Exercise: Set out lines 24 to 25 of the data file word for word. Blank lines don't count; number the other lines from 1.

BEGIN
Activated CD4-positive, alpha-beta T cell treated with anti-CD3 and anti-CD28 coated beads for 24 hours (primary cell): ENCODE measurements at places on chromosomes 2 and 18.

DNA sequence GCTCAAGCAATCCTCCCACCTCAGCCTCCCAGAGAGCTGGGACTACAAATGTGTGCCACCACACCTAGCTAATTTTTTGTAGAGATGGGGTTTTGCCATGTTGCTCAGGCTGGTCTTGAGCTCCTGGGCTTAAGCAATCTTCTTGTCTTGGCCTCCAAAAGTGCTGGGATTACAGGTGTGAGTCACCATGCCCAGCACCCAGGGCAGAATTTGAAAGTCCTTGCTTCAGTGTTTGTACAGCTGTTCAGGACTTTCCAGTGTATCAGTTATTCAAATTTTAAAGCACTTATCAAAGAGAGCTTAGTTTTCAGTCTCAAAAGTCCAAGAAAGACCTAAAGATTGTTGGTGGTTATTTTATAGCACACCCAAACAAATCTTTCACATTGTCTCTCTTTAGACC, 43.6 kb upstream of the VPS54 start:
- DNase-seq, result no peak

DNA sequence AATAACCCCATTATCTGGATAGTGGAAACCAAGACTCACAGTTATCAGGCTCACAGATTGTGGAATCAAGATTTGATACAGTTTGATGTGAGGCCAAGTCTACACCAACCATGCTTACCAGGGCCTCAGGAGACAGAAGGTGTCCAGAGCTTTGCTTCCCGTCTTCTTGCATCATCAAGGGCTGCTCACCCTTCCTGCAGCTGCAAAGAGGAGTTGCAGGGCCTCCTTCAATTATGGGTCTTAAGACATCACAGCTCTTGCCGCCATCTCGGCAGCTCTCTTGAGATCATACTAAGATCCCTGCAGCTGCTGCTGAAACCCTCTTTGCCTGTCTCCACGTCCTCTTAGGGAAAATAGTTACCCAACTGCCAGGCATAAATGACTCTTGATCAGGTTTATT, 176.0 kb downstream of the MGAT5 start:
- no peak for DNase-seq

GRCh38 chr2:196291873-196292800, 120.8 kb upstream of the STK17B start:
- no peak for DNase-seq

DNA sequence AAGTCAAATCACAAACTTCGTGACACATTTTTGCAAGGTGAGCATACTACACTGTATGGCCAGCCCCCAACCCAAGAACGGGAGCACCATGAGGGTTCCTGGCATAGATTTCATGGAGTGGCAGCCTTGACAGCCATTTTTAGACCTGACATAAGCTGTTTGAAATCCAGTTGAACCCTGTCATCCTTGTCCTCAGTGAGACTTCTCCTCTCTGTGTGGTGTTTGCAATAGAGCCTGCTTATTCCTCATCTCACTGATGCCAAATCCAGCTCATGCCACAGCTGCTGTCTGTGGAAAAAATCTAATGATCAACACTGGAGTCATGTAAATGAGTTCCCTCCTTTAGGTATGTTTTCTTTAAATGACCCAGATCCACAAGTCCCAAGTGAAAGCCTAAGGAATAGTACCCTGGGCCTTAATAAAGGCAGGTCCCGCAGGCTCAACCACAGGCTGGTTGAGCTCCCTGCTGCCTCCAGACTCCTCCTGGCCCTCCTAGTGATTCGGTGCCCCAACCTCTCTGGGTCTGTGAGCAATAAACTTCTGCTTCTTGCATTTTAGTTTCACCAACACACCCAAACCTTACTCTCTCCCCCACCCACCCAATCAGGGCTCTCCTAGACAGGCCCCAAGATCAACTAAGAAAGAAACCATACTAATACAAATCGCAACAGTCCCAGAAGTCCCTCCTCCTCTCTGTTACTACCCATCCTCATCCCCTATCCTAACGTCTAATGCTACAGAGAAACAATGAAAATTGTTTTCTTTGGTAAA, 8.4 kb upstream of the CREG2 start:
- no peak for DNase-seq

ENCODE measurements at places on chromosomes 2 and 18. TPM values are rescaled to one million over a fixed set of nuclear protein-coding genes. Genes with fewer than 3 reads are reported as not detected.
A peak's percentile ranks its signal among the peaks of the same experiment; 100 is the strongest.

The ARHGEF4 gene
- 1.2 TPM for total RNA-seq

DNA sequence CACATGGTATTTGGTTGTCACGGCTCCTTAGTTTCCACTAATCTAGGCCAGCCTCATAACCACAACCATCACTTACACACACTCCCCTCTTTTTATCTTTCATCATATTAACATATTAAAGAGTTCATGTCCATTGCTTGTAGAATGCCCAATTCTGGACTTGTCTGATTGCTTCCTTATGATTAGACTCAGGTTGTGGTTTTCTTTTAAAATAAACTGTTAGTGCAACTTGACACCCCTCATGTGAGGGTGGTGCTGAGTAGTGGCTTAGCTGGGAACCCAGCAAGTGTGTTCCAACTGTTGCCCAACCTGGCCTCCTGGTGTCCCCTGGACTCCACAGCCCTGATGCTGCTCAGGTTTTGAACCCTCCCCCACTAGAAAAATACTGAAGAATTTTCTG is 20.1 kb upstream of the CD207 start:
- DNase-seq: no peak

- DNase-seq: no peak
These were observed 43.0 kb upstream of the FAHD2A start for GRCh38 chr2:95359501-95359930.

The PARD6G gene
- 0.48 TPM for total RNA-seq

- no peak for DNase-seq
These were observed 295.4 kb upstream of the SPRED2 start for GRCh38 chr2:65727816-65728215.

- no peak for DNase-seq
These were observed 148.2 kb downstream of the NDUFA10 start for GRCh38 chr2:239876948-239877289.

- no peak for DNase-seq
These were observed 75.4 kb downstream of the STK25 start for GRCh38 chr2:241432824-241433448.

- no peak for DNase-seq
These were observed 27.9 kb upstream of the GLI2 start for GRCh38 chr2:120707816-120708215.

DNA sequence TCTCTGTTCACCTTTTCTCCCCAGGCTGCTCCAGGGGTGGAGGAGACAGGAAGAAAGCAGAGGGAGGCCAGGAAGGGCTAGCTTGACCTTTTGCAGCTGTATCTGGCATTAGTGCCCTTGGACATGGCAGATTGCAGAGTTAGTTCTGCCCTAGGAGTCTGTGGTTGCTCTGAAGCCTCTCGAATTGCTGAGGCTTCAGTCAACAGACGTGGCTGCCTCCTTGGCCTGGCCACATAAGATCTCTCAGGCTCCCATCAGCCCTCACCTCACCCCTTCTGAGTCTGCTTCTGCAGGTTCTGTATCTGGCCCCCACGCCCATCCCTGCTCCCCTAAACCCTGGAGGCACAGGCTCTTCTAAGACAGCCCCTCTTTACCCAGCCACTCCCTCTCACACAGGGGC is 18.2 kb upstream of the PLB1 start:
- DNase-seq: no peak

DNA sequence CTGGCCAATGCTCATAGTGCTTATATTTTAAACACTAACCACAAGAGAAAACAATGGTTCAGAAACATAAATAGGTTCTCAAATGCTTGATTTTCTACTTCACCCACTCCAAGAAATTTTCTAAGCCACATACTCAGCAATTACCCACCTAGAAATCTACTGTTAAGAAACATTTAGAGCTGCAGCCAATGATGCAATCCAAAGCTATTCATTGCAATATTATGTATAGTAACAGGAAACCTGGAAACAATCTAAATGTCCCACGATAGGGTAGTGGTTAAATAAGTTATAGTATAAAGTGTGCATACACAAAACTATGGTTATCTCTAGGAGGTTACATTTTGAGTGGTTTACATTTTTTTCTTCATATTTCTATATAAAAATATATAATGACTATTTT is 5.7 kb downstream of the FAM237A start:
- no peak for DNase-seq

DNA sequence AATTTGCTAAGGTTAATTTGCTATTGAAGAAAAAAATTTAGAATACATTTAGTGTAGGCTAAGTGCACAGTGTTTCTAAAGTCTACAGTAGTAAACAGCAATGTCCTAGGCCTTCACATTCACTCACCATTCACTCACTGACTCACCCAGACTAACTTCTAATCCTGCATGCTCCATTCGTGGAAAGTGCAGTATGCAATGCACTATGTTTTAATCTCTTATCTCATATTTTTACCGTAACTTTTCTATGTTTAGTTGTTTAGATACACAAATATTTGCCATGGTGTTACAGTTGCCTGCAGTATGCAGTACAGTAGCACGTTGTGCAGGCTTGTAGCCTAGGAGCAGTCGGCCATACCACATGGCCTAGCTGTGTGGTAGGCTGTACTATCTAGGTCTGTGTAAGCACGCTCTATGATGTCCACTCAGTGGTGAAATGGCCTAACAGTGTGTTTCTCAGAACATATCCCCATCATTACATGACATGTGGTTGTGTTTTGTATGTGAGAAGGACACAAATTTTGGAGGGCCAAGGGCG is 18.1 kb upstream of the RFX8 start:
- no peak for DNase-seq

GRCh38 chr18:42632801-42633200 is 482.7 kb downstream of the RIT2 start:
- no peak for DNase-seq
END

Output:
- no peak for DNase-seq
These were observed 75.4 kb downstream of the STK25 start for GRCh38 chr2:241432824-241433448.